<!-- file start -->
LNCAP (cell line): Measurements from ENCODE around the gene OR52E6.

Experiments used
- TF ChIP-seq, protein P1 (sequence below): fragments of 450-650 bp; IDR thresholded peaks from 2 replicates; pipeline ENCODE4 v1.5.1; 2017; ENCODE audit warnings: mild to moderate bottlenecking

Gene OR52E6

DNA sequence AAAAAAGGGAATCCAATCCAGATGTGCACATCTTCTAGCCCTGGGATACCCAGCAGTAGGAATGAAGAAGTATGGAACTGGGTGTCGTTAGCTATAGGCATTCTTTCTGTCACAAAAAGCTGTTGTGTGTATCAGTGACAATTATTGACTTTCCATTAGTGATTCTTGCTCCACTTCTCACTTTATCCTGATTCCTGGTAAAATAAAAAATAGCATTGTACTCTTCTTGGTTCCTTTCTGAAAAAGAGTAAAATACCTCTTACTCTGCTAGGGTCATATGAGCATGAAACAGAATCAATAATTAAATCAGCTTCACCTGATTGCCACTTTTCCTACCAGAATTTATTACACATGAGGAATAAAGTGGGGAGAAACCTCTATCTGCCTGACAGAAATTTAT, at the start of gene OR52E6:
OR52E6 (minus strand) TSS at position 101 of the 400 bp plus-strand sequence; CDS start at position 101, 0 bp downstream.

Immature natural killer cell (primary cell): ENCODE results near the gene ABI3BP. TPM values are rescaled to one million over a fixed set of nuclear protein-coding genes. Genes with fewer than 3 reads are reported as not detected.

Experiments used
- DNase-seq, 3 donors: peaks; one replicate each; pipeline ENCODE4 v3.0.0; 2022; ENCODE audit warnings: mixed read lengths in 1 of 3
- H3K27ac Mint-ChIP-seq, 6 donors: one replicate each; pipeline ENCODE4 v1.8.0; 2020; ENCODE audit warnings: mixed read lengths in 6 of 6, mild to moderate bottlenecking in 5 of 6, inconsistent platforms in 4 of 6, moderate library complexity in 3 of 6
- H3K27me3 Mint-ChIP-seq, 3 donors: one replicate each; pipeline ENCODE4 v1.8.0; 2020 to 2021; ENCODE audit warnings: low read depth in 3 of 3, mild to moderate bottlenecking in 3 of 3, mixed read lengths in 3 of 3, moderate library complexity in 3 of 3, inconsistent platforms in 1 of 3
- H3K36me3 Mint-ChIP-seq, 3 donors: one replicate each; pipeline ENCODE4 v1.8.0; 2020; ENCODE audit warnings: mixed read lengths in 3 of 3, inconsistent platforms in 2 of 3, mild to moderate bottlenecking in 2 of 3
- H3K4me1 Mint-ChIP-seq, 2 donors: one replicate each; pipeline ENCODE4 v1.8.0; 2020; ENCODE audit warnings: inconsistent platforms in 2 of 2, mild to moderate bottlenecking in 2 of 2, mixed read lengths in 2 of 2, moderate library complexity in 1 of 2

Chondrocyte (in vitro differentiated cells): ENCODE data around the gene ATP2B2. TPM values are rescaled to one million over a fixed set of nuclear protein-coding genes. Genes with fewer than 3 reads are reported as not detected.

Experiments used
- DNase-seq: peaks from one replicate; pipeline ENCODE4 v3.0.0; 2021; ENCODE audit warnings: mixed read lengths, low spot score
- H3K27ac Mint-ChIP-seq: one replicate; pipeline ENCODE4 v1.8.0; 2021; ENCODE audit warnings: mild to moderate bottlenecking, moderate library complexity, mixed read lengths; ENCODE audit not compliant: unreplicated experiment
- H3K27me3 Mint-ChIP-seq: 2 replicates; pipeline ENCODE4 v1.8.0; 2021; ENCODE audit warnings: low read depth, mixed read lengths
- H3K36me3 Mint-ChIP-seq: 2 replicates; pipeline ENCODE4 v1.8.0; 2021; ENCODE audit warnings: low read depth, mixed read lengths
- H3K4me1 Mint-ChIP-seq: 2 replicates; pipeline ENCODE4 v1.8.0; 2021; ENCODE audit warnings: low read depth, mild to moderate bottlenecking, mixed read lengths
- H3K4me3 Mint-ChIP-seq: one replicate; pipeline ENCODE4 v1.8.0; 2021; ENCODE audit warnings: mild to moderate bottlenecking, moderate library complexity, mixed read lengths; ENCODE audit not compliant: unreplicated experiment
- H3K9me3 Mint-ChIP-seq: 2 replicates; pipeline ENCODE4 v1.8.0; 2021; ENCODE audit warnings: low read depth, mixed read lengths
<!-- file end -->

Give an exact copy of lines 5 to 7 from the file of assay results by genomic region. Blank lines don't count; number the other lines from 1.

DNA sequence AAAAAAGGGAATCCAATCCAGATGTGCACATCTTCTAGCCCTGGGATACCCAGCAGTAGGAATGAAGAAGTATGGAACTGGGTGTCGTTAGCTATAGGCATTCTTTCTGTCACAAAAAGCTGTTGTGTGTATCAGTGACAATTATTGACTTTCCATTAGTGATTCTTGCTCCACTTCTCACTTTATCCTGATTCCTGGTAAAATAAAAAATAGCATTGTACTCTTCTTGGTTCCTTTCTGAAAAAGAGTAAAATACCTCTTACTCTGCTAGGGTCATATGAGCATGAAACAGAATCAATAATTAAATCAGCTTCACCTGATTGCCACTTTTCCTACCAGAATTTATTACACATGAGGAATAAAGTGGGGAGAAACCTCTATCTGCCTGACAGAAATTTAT, at the start of gene OR52E6:
OR52E6 (minus strand) TSS at position 101 of the 400 bp plus-strand sequence; CDS start at position 101, 0 bp downstream.

Immature natural killer cell (primary cell): ENCODE results near the gene ABI3BP. TPM values are rescaled to one million over a fixed set of nuclear protein-coding genes. Genes with fewer than 3 reads are reported as not detected.